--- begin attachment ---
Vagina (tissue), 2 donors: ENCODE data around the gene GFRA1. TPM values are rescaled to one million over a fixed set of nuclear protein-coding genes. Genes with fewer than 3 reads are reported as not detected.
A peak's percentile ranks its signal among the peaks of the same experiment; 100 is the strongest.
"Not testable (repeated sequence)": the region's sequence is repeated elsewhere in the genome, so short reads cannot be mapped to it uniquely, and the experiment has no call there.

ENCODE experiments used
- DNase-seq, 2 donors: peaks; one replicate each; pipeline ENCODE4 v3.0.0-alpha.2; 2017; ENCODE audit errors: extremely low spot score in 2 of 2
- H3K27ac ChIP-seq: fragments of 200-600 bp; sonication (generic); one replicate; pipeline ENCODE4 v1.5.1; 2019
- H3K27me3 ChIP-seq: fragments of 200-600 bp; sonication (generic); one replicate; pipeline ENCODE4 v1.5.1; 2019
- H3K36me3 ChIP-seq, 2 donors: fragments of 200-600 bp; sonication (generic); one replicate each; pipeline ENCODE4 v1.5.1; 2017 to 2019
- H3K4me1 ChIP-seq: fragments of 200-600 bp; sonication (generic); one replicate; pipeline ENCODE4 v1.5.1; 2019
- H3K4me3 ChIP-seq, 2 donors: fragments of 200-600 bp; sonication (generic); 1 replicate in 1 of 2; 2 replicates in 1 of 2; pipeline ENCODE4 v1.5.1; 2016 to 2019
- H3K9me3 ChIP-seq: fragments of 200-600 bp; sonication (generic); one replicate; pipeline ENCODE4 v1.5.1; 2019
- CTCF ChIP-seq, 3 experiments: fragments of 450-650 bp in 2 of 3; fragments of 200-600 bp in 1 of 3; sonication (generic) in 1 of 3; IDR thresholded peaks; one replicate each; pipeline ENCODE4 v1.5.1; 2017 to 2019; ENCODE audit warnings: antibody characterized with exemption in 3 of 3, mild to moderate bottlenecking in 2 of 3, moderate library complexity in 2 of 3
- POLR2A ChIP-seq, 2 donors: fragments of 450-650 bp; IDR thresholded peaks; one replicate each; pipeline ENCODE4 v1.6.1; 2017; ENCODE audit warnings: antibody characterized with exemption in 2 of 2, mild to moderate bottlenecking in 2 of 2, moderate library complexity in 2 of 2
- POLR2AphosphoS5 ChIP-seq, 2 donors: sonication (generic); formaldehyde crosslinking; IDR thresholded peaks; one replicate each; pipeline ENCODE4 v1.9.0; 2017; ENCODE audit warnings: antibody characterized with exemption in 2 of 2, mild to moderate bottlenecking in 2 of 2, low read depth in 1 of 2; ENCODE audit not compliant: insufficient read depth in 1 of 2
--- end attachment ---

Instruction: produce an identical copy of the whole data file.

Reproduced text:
Vagina (tissue), 2 donors: ENCODE data around the gene GFRA1. TPM values are rescaled to one million over a fixed set of nuclear protein-coding genes. Genes with fewer than 3 reads are reported as not detected.
A peak's percentile ranks its signal among the peaks of the same experiment; 100 is the strongest.
"Not testable (repeated sequence)": the region's sequence is repeated elsewhere in the genome, so short reads cannot be mapped to it uniquely, and the experiment has no call there.

ENCODE experiments used
- DNase-seq, 2 donors: peaks; one replicate each; pipeline ENCODE4 v3.0.0-alpha.2; 2017; ENCODE audit errors: extremely low spot score in 2 of 2
- H3K27ac ChIP-seq: fragments of 200-600 bp; sonication (generic); one replicate; pipeline ENCODE4 v1.5.1; 2019
- H3K27me3 ChIP-seq: fragments of 200-600 bp; sonication (generic); one replicate; pipeline ENCODE4 v1.5.1; 2019
- H3K36me3 ChIP-seq, 2 donors: fragments of 200-600 bp; sonication (generic); one replicate each; pipeline ENCODE4 v1.5.1; 2017 to 2019
- H3K4me1 ChIP-seq: fragments of 200-600 bp; sonication (generic); one replicate; pipeline ENCODE4 v1.5.1; 2019
- H3K4me3 ChIP-seq, 2 donors: fragments of 200-600 bp; sonication (generic); 1 replicate in 1 of 2; 2 replicates in 1 of 2; pipeline ENCODE4 v1.5.1; 2016 to 2019
- H3K9me3 ChIP-seq: fragments of 200-600 bp; sonication (generic); one replicate; pipeline ENCODE4 v1.5.1; 2019
- CTCF ChIP-seq, 3 experiments: fragments of 450-650 bp in 2 of 3; fragments of 200-600 bp in 1 of 3; sonication (generic) in 1 of 3; IDR thresholded peaks; one replicate each; pipeline ENCODE4 v1.5.1; 2017 to 2019; ENCODE audit warnings: antibody characterized with exemption in 3 of 3, mild to moderate bottlenecking in 2 of 3, moderate library complexity in 2 of 3
- POLR2A ChIP-seq, 2 donors: fragments of 450-650 bp; IDR thresholded peaks; one replicate each; pipeline ENCODE4 v1.6.1; 2017; ENCODE audit warnings: antibody characterized with exemption in 2 of 2, mild to moderate bottlenecking in 2 of 2, moderate library complexity in 2 of 2
- POLR2AphosphoS5 ChIP-seq, 2 donors: sonication (generic); formaldehyde crosslinking; IDR thresholded peaks; one replicate each; pipeline ENCODE4 v1.9.0; 2017; ENCODE audit warnings: antibody characterized with exemption in 2 of 2, mild to moderate bottlenecking in 2 of 2, low read depth in 1 of 2; ENCODE audit not compliant: insufficient read depth in 1 of 2